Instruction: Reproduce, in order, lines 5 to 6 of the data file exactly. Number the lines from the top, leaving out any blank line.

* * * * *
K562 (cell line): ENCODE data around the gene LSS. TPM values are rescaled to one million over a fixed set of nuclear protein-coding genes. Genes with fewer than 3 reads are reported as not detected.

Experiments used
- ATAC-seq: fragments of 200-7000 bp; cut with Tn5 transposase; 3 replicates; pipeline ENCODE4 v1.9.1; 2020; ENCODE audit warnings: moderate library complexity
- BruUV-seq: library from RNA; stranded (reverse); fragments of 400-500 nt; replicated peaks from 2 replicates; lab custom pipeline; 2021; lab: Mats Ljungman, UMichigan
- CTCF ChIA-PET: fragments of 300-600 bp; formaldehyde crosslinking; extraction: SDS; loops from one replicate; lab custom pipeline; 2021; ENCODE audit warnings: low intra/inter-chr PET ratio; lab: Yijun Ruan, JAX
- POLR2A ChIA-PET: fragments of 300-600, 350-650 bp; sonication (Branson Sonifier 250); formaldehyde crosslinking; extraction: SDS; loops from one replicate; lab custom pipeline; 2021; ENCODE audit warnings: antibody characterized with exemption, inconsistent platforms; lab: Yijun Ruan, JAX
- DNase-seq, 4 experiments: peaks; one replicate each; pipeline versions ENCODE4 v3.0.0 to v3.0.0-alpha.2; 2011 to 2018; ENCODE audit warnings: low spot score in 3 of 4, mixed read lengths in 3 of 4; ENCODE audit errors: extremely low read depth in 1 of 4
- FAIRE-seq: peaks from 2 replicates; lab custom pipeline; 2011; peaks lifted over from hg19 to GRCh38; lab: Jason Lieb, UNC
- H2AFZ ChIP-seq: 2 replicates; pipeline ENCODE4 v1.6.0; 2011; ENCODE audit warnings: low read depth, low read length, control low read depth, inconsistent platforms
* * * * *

- CTCF ChIA-PET: fragments of 300-600 bp; formaldehyde crosslinking; extraction: SDS; loops from one replicate; lab custom pipeline; 2021; ENCODE audit warnings: low intra/inter-chr PET ratio; lab: Yijun Ruan, JAX
- POLR2A ChIA-PET: fragments of 300-600, 350-650 bp; sonication (Branson Sonifier 250); formaldehyde crosslinking; extraction: SDS; loops from one replicate; lab custom pipeline; 2021; ENCODE audit warnings: antibody characterized with exemption, inconsistent platforms; lab: Yijun Ruan, JAX